• Christopher Lee

Defender ATP and PowerBI Authentication Failure with Conditional Access

Microsoft recently deprecated their PowerBI power packs for Microsoft Defender ATP, which were nice to have pre-built dashboards to use. Instead, they have provided guidance on how to pull date out of Defender ATP into PowerBI using custom queries, which can be found at this link.


When doing this though, I ran into an authentication issue that was blocking me from performing a query against Defender ATP. I am not going to rehash what Microsoft has already documented, so referencing the link above provides the details to how I get to the authentication issue below.


After creating the custom query, PowerBI Desktop prompts for credentials to authenticate to Defender ATP. Providing my credentials, and completing my MFA challenge, I appeared to be blocked by Conditional Access.



For more background, I am trying to access using my partner laptop, not a computer issued by my customer. We do have Conditional Access policies that require both an Intune Compliant device as well as a Hybrid Azure AD Joined device, both conditions my partner laptop do not meet. But, my user account is excluded from these policies.


Looking at the error message, this is clearly a Conditional Access message. So the first place I looked was the Azure AD sign-in logs. Looking here, it does indicate a Conditional Access failure, but the message was very generic. The sign-in code being 50131 with a generic message of Used in various conditional access errors. These provided no guidance.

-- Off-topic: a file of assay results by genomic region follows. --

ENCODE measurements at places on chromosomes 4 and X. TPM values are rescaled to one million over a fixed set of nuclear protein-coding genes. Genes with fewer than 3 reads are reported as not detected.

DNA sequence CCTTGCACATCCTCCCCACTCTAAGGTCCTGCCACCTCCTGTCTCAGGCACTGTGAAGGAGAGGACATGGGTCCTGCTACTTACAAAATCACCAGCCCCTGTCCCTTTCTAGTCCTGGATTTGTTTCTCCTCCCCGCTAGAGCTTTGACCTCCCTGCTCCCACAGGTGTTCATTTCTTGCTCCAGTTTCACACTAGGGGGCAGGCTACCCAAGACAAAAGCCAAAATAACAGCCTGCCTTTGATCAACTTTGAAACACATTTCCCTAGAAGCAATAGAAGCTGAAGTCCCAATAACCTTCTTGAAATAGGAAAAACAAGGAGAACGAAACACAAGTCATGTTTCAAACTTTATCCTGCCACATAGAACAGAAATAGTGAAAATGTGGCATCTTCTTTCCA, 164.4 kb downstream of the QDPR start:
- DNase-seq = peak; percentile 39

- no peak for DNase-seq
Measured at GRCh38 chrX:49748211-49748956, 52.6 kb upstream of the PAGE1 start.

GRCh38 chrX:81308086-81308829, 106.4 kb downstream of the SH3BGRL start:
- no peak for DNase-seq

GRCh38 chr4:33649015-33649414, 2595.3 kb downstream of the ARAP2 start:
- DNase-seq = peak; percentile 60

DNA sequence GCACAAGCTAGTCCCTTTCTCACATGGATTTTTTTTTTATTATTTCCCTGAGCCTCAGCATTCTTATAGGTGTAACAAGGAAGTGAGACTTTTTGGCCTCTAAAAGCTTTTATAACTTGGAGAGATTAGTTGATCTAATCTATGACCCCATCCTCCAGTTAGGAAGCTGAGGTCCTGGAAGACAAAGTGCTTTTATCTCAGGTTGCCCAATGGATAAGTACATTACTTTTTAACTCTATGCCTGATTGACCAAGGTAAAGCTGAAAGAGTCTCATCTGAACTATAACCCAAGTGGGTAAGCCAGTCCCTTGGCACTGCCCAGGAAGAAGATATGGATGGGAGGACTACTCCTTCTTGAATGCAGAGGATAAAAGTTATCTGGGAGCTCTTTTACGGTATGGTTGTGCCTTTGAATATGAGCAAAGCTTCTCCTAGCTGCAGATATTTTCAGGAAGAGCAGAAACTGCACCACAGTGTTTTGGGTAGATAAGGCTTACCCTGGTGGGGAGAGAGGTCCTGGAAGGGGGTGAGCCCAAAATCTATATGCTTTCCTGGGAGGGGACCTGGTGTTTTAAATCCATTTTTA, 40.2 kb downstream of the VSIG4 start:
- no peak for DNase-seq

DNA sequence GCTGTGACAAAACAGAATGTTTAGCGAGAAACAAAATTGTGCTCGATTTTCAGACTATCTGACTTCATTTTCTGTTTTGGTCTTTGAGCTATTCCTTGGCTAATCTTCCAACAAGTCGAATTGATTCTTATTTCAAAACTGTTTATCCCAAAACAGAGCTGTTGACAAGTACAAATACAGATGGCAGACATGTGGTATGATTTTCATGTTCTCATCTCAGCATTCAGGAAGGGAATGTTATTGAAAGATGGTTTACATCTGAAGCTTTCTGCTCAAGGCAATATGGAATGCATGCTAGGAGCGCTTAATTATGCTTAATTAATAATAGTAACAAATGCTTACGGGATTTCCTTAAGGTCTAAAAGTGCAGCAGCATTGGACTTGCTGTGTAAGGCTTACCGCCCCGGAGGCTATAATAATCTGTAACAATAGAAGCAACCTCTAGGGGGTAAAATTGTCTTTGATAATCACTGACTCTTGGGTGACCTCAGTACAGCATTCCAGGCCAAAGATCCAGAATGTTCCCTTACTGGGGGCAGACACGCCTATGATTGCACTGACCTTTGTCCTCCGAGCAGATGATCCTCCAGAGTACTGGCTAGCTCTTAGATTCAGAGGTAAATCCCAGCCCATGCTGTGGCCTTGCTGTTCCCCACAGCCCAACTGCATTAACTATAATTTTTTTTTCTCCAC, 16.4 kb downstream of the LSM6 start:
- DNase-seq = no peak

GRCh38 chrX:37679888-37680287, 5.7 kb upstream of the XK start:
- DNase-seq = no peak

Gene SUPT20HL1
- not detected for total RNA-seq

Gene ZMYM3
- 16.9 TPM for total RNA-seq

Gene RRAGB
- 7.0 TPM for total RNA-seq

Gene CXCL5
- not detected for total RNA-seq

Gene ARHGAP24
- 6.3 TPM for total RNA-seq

Looking at the Conditional Access tab, all policies reported either Success or Not Applied, which made the error confusing. The message clearly indicates Conditional Access failing, but the policies in the sign-in log all showed they were not blocking me.


Using one of my customer's computers though, I had no problem running my PowerBI query. This told me that something was taking the device state into consideration, but as mentioned, my account was excluded from the only Conditional Access policy used to require trusted devices.


It was at this point I reached out to Microsoft, which put me in touch with an Azure AD product engineer. They were able to review the sign-in logs on the backend systems based on the Request ID and identified it was Conditional Access blocking access. But, it was not any policy I created, but an old remnant from the past...


Before the new Azure model using the Azure Resource Manager (ARM) model, there was a Classic Azure portal. At that time, default Conditional Access policies were created automatically for a tenant. Strangely enough, there was one created that applied to Windows Defender ATP.


We are unable to view the old Classic Azure portal, but these Classic policies are visible in the new Azure portal. Sure enough, there was one named [Windows Defender ATP] Device Policy, which requires a "known" device. This was not clear whether it was a trusted (Intune Compliant or Hybrid AAD Join) or simply an AAD registered device. We cannot actually configure or even see the settings of this policy. The only options we have are to disable it or modify the group scoping.


The Classic policy can only be scoped using groups, not users directly. Therefore, I created a quick group, added my account, and added that group as an Exclusion. Sure enough, everything worked.


The only word of caution is that you do have the option to Disable the policy all together. If you disable a Classic policy, it is disabled permanently. Once disabled, you can not reenable it. Not that the policy may really be necessary anymore as standard Conditional Access policies will be able to address any security needs, but you may want to test before simply disabling.

43 views

© 2018-2020 by TechMyMind.